SECOND CONGRESS OF THE UNITED STATES...AN ACT FOR ENROLLING AND LICENSING SHIPS OR VESSELS TO BE EMPLOYED IN THE COASTING TRADE AND FISHERIES, AND FOR REGULATING THE SAME.

[Philadelphia: Printed by Francis Childs and John Swaine, 1793]. Folio. 13, [1 blank] pp, with caption title [as issued]. Disbound, a few margin spots, lightly toned. Signed in type at the end by Jonathan Trumbull, Speaker of the House; Vice President and President of the Senate John Adams; and approved by President Washington, February 18, 1793. Minor wear, Very Good, in a slipcase of quarter morocco and marbled paper.

This Act is a rare, detailed, and important early law protecting the American maritime trade. Until the development of turnpikes, canals, and railroads, coastal vessels were the primary means of transporting goods. Moreover, Congress understood that the cod and whale fisheries were a valuable natural resource which ought to be reserved, as much as possible, for Americans.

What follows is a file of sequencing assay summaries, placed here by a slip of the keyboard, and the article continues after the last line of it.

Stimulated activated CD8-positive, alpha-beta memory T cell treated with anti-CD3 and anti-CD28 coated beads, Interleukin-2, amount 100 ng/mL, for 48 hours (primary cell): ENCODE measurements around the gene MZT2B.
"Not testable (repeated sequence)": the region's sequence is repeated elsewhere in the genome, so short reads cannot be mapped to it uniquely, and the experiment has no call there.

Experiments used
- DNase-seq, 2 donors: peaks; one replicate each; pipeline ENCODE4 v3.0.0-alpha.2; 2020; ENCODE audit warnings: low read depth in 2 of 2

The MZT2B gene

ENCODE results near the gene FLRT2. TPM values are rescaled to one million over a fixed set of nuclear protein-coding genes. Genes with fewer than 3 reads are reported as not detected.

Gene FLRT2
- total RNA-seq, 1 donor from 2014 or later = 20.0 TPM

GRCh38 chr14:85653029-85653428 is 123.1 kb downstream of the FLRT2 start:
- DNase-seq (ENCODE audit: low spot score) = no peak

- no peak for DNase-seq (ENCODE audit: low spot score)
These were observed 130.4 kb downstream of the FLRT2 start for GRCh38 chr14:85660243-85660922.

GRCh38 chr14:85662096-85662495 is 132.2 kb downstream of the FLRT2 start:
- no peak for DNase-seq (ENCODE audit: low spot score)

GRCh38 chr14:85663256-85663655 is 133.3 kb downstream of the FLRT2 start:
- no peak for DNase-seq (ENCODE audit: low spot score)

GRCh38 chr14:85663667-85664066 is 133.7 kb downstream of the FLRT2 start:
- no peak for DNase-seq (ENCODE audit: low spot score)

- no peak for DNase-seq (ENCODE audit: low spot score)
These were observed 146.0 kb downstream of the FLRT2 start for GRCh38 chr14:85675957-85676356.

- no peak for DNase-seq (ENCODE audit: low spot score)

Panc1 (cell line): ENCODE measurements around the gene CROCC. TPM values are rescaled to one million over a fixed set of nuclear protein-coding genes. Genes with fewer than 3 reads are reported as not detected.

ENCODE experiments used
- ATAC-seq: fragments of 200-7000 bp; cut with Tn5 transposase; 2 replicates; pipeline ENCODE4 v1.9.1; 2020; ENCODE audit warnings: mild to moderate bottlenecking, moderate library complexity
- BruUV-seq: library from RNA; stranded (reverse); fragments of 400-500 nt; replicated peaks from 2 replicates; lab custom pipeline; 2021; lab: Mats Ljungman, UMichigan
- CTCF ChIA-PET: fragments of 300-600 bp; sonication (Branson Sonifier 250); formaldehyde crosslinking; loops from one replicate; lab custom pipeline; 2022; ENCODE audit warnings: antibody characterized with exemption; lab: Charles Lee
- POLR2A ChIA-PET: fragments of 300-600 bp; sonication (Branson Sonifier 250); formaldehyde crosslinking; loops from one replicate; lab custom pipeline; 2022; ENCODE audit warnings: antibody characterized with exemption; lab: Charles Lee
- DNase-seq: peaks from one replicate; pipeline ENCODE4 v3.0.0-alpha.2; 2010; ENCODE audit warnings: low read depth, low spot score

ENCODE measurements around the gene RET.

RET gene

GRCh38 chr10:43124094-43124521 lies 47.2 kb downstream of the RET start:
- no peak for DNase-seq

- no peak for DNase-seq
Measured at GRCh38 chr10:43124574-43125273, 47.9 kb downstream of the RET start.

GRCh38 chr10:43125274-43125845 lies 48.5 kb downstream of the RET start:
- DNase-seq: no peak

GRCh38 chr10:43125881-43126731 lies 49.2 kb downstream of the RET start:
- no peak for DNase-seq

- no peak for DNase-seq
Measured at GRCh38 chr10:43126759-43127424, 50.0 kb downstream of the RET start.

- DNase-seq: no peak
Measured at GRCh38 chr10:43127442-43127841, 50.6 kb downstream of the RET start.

The Act established a licensing system to assure that only American vessels "shall be deemed ships or vessels of the United States, entitled to the privileges of ships or vessels employed in the coasting trade or fisheries." Licensing, for which a fee was levied, was limited to "citizens of the United States." The licensing system protected American whale and cod fisheries from foreign competition; and provided some protection to American shipping, which was increasingly harassed by French and British naval vessels and privateers.
Evans 26307. ESTC W3377, locating copies only at AAS, the Library of Congress, and the John Carter Brown Library. Item #27302

Price: $2,000.00

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